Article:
Image: The HEDscan sensor cap (Photo courtesy of FieldLine)
A new non-cryogenic, whole-head magnetoencephalography (MEG) system expands diagnosis of mental health diseases.
The FieldLine (Boulder, CO, USA) HEDscan system incorporates 128 fully synchronized quantum magnetic sensors, which allows neuroscientists and clinicians to research and diagnose a variety of mental health disorders, ranging from Alzheimer's to post-traumatic stress disorder (PTSD). The quantum sensors are based on proprietary optically-pumped magnetometers (OPMs) that function at femtotesla sensitivity, which can map neural activity with high fidelity.
The lightweight wearable HEDscan helmets can accommodate people of all ages and head sizes. In addition, users are able to move freely during the examination, as the lightweight cap can be placed in any room of any medical facility without the need for expensive building modifications. FieldLine also provides portable magnetic shielding equipment, along with the device user software.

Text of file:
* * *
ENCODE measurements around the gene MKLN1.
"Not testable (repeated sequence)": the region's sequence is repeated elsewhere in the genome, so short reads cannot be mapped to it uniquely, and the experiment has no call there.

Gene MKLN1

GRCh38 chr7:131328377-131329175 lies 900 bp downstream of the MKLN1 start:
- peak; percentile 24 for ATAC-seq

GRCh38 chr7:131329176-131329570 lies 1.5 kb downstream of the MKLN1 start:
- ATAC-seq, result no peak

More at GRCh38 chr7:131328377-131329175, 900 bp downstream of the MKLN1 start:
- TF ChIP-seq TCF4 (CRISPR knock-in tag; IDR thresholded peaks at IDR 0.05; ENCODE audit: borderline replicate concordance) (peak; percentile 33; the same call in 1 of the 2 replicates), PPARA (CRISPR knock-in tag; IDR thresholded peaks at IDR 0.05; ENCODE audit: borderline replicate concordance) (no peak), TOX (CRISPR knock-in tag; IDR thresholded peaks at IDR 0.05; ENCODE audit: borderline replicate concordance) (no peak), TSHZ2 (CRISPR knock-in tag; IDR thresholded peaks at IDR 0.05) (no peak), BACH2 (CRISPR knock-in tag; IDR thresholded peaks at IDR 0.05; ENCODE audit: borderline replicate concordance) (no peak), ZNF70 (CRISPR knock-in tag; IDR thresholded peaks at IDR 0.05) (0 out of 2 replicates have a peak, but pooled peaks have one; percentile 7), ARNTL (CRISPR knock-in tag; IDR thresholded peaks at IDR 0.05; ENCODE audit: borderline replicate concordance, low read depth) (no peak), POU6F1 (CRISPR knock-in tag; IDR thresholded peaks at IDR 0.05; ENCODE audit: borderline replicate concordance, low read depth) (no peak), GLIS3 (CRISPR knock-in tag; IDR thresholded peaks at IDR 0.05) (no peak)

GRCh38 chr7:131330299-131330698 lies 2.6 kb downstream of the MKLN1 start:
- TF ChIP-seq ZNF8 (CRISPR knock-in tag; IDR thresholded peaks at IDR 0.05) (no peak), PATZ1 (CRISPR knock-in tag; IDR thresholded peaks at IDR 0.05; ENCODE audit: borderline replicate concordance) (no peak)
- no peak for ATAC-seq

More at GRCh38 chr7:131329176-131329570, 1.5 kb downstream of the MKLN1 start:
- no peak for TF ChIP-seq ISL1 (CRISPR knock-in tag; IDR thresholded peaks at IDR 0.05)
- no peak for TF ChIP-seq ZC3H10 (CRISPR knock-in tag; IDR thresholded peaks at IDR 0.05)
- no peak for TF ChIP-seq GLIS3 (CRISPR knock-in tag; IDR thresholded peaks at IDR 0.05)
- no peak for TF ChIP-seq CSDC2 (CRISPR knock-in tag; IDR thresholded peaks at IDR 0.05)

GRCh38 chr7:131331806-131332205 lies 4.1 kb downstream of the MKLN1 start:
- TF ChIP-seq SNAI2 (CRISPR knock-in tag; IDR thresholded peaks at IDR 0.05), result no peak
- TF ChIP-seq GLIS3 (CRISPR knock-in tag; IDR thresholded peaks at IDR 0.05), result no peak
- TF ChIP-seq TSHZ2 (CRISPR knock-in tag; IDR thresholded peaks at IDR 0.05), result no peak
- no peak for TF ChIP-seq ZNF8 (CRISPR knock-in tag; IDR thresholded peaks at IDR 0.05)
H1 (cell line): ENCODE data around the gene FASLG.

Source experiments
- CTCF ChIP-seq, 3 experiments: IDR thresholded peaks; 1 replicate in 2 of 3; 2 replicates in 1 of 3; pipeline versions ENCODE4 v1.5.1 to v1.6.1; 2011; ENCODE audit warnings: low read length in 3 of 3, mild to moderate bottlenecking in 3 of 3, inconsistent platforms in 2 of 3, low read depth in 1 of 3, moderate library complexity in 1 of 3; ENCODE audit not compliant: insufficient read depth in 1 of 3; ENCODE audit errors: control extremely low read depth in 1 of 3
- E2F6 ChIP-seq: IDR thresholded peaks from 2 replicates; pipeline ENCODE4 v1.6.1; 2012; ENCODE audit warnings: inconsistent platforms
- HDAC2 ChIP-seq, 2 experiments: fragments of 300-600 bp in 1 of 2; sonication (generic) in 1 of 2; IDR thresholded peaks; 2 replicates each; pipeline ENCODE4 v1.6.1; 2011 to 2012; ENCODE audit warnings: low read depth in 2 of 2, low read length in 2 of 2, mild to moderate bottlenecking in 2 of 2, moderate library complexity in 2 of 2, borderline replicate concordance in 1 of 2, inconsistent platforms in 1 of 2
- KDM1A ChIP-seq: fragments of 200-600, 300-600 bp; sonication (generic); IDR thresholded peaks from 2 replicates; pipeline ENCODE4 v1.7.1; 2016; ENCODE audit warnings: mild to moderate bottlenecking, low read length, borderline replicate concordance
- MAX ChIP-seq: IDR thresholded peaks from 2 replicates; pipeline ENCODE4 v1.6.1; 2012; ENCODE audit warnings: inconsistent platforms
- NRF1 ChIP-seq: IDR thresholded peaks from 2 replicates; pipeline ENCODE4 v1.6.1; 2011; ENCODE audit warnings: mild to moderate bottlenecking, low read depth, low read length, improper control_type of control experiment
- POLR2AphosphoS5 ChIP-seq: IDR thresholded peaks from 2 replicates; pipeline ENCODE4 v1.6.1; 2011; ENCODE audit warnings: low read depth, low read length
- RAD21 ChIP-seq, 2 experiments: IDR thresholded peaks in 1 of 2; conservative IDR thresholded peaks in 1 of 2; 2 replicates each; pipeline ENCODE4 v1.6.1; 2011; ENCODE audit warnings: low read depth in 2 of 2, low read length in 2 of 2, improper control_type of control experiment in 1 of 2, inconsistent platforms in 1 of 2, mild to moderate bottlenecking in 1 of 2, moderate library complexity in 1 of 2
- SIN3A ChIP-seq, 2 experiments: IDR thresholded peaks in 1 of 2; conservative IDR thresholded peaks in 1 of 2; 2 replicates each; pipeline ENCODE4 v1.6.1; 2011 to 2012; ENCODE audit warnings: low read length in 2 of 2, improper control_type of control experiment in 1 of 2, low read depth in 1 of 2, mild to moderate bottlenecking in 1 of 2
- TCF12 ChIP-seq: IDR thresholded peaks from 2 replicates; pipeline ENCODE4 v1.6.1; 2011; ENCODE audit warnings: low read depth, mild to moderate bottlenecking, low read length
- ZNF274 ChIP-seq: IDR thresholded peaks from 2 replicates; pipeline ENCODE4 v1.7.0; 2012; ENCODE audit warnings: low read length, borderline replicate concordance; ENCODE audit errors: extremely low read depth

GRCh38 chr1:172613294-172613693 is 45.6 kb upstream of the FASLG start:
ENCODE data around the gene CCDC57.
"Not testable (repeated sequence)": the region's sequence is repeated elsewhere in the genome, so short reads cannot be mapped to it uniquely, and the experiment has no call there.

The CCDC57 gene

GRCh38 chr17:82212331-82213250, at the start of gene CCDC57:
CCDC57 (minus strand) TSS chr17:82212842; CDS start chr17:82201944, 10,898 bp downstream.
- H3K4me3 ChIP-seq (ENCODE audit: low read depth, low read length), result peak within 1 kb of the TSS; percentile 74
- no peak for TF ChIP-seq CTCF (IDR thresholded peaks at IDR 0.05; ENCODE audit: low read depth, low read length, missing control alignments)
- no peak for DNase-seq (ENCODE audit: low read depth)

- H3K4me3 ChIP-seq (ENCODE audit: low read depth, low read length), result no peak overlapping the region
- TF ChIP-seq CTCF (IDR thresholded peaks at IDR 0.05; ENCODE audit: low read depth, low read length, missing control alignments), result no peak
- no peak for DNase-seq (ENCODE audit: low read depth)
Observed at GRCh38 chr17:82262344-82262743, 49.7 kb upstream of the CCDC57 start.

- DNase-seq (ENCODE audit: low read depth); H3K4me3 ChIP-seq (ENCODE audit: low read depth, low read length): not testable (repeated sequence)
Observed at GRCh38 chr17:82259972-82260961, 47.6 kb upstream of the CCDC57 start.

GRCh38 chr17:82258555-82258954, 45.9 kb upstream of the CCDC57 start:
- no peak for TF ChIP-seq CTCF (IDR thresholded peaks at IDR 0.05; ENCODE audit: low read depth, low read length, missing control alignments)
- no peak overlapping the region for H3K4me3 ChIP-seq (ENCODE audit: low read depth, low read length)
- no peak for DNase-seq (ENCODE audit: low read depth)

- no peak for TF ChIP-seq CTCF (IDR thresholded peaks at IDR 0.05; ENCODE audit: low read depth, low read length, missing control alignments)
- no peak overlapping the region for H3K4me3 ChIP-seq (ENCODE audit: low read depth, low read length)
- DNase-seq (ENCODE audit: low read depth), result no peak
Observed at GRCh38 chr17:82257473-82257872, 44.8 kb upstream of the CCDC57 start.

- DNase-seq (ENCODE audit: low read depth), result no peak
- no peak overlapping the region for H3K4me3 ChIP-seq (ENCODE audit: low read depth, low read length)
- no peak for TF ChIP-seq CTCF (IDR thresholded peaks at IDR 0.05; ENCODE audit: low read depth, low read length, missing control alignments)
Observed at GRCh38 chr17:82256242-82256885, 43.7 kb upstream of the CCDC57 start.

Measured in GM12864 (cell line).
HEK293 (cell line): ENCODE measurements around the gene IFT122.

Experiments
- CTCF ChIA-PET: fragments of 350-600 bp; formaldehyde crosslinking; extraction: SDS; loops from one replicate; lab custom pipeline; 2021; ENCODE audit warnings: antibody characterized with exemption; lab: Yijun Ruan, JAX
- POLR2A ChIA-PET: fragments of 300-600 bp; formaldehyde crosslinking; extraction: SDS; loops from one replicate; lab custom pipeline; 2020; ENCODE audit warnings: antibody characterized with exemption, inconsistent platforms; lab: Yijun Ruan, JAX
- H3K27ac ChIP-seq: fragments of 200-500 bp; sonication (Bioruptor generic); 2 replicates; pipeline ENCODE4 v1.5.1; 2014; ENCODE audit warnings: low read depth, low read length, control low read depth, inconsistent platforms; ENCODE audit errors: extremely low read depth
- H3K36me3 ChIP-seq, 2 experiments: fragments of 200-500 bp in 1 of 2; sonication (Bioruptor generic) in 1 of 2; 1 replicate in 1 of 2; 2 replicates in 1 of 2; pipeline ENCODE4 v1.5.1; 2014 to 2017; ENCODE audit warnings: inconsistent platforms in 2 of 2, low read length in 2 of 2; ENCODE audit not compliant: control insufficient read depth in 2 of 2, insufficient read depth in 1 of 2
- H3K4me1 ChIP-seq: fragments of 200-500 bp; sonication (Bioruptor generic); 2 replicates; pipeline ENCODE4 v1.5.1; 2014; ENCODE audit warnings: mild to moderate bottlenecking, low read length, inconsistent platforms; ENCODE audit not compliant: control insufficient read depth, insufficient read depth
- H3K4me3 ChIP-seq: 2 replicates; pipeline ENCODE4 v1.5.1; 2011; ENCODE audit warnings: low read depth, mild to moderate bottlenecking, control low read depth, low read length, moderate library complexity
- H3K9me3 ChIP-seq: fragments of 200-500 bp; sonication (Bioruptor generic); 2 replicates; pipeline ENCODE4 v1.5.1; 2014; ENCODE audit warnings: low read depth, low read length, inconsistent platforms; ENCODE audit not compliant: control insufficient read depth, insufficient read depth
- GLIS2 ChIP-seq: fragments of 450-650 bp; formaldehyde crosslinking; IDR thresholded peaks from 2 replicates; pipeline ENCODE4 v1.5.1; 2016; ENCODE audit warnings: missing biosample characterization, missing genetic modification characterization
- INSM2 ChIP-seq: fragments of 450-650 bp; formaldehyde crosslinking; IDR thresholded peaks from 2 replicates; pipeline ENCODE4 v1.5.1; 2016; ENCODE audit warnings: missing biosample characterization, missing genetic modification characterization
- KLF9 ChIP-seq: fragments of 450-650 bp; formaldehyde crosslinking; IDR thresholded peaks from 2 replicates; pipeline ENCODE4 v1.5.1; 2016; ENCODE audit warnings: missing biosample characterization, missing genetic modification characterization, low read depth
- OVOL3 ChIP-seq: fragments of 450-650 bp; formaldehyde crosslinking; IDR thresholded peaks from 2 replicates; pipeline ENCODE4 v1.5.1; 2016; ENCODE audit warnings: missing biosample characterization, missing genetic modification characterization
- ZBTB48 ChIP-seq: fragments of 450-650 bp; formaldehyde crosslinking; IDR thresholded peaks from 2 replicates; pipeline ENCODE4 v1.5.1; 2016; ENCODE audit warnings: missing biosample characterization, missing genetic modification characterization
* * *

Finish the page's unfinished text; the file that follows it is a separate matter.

“For the first time, non-cryogenic MEG will be accessible to the neuroscience market as an important tool for studying and treating the brain,” said Jeramy Hughes, co-founder of FieldLine. “HEDscan enables functional brain imaging in a broad subject population and at a price point that is accessible to most institutions. These devices will enable more extensive research into how the brain is affected in multiple mental health disorders.”
MEG systems have traditionally been based on very sensitive magnetometers cryogenic sensors which detect the small extracranial magnetic fields generated by synchronized current in neuronal assemblies. Newer non-cryogenic quantum-enabled sensors are based on OPMs. This allows for a millisecond-by-millisecond picture of which parts of the brain are engaged when different tasks are undertaken, such as speaking or moving.